Press CTRL + SHIFT + ESC at the same time and go to the Processes Tab (the “Details” Tab on Win 8 and 10). Try to determine which processes are dangerous. 


Right click on each of them and select Open File Location. Then scan the files with our free online virus scanner:

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Maximum file size: 128MB.

This scanner is free and will always remain free for our website's users. You can find its full-page version at:

Scan Results

Virus Scanner Result

After you open their folder, end the processes that are infected, then delete their folders. 

Note: If you are sure something is part of the infection – delete it, even if the scanner doesn’t flag it. No anti-virus program can detect all infections. 


Hold together the Start Key and R. Type appwiz.cpl –> OK.


You are now in the Control Panel. Look for suspicious entries. Uninstall it/them.

Type msconfig in the search field and hit enter. A window will pop-up:


Startup —> Uncheck entries that have “Unknown” as Manufacturer or otherwise look suspicious.


Hold the Start Key and R –  copy + paste the following and click OK:

notepad %windir%/system32/Drivers/etc/hosts

A new file will open. If you are hacked, there will be a bunch of other IPs connected to you at the bottom. Look at the image below:

hosts_opt (1)

If there are suspicious IPs below “Localhost” – write to us in the comments.

Open the start menu and search for Network Connections (On Windows 10 you just write it after clicking the Windows button), press enter.

  1. Right-click on the Network Adapter you are using —> Properties —> Internet Protocol Version 4 (ICP/IP), click  Properties.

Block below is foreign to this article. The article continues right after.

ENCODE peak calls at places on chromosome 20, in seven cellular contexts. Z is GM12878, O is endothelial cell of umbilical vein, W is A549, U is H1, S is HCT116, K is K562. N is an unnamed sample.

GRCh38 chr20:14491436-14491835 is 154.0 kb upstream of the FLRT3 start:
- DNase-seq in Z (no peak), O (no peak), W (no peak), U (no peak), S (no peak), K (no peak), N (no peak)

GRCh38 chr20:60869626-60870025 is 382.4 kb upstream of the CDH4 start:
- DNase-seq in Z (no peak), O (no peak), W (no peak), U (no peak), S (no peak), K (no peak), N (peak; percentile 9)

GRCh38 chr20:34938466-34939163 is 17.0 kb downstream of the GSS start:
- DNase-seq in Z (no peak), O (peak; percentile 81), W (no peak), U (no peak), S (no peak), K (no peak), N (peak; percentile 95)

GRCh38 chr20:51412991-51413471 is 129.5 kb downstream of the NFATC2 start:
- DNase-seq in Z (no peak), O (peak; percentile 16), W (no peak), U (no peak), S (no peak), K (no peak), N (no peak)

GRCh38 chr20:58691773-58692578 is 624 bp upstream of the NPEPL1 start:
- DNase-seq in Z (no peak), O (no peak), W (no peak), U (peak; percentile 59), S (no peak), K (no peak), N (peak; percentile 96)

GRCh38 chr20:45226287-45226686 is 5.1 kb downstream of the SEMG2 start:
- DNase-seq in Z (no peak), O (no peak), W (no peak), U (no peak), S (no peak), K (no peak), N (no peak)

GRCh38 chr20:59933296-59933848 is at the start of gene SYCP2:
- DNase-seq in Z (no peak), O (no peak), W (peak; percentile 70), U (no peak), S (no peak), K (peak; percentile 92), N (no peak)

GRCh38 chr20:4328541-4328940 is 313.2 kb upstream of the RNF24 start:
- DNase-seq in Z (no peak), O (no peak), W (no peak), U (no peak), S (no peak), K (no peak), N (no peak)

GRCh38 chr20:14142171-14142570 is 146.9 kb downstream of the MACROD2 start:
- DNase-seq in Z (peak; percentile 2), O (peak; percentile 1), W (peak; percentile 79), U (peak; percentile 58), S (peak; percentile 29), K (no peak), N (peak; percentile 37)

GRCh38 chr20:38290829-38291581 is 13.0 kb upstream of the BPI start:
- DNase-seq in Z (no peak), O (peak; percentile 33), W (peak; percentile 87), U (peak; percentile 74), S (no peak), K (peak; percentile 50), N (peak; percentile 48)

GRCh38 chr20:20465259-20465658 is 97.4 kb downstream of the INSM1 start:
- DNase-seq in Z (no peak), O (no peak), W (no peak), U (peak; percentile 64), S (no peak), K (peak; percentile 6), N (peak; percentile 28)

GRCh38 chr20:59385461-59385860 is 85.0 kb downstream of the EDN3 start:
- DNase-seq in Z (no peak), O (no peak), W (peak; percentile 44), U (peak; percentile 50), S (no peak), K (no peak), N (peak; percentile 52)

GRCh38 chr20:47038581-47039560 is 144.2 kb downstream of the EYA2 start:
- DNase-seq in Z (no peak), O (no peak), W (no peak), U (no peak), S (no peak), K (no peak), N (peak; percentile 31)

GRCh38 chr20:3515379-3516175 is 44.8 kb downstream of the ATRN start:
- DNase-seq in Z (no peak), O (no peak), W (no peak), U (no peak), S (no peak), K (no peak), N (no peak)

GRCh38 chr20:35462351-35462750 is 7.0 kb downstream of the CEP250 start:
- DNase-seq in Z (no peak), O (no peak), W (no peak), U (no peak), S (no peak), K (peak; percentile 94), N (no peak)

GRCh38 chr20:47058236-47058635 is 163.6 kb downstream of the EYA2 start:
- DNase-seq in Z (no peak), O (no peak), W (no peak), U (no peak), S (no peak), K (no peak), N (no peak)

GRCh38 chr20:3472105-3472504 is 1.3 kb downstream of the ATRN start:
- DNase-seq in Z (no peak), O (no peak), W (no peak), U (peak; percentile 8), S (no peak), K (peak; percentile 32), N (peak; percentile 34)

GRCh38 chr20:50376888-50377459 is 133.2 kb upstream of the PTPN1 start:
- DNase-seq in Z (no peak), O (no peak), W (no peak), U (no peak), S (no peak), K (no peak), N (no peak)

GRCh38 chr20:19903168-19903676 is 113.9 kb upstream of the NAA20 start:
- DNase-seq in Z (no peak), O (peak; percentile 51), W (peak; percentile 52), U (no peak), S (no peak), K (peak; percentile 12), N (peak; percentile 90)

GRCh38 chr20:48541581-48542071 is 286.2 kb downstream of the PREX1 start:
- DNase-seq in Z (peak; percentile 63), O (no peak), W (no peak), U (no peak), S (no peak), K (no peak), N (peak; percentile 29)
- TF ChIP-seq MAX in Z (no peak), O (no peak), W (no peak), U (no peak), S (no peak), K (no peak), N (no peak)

2. The DNS line should be set to Obtain DNS server automatically. If it is not, set it yourself.
  3. Click on Advanced —> the DNS tab. Remove everything here (if there is something) —> OK.



  • After you complete this step, the threat will be gone from your browsers. Finish the next step as well or it may reappear on a system reboot.

Right click on the browser’s shortcut —> Properties.

NOTE: We are showing Google Chrome, but you can do this for Firefox and IE (or Edge).


Properties —–> Shortcut. In Target, remove everything after .exe.

ie9-10_512x512  Remove Trojan.worm from Internet Explorer:

Open IE, click  IE GEAR —–> Manage Add-ons.

pic 3

Find the threat —> Disable. Go to IE GEAR —–> Internet Options —> change the URL to whatever you use (if hijacked) —> Apply.

firefox-512 Remove Trojan.worm from Firefox:

Open Firefoxclick  mozilla menu  ——-> Add-ons —-> Extensions.

pic 6

Find the adware/malware —> Remove.
chrome-logo-transparent-backgroundRemove Trojan.worm from Chrome:

Close Chrome. Navigate to:

 C:/Users/!!!!USER NAME!!!!/AppData/Local/Google/Chrome/User Data. There is a Folder called “Default” inside:

Rename the Folder to Backup Default

Rename it to Backup Default. Restart Chrome.


Type Regedit in the windows search field and press Enter.

Inside, press CTRL and F together and type the threat’s Name. Right click and delete any entries you find with a similar name. If they don’t show up this way, go manually to these directories and delete/uninstall them:

  • HKEY_CURRENT_USER—-Software—–Random Directory. It could be any one of them – ask us if you can’t discern which ones are malicious.
    HKEY_CURRENT_USER—-Software—Microsoft—-Windows—CurrentVersion—Run– Random
    HKEY_CURRENT_USER—-Software—Microsoft—Internet Explorer—-Main—- Random

If the guide doesn’t help, download the anti-virus program we recommended or try our free online virus scanner. Also, you can always ask us in the comments for help!